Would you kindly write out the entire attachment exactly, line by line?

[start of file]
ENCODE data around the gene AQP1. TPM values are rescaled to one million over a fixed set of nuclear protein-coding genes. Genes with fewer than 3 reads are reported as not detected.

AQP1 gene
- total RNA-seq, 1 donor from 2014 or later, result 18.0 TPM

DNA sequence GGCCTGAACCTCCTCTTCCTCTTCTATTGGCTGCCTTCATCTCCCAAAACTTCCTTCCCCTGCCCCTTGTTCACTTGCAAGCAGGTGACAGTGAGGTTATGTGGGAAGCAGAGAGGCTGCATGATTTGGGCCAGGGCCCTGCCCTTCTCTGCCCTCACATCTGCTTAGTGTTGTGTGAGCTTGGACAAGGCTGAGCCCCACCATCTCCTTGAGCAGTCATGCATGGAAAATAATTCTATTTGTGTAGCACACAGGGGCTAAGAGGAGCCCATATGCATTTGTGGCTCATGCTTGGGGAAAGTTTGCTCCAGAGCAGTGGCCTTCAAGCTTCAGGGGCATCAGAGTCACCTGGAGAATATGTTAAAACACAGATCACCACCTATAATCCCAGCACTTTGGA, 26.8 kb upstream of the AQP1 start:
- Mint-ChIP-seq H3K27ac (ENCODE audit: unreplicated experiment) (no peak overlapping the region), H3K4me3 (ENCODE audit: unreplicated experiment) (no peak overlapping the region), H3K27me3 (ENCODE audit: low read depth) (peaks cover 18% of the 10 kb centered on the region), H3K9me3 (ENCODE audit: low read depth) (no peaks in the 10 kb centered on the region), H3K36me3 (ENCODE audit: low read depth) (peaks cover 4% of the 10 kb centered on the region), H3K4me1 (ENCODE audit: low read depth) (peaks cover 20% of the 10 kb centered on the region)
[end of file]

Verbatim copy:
ENCODE data around the gene AQP1. TPM values are rescaled to one million over a fixed set of nuclear protein-coding genes. Genes with fewer than 3 reads are reported as not detected.

AQP1 gene
- total RNA-seq, 1 donor from 2014 or later, result 18.0 TPM

DNA sequence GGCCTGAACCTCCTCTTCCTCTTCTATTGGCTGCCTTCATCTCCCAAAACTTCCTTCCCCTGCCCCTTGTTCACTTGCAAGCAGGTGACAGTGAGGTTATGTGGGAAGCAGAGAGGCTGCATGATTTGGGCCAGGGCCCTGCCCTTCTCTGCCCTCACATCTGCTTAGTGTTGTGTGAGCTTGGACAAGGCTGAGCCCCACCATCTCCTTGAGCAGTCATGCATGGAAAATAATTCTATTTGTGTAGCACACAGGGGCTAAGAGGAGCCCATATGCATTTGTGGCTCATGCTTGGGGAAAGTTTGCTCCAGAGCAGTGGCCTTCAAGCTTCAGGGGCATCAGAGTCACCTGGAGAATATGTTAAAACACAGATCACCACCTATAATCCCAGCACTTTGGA, 26.8 kb upstream of the AQP1 start:
- Mint-ChIP-seq H3K27ac (ENCODE audit: unreplicated experiment) (no peak overlapping the region), H3K4me3 (ENCODE audit: unreplicated experiment) (no peak overlapping the region), H3K27me3 (ENCODE audit: low read depth) (peaks cover 18% of the 10 kb centered on the region), H3K9me3 (ENCODE audit: low read depth) (no peaks in the 10 kb centered on the region), H3K36me3 (ENCODE audit: low read depth) (peaks cover 4% of the 10 kb centered on the region), H3K4me1 (ENCODE audit: low read depth) (peaks cover 20% of the 10 kb centered on the region)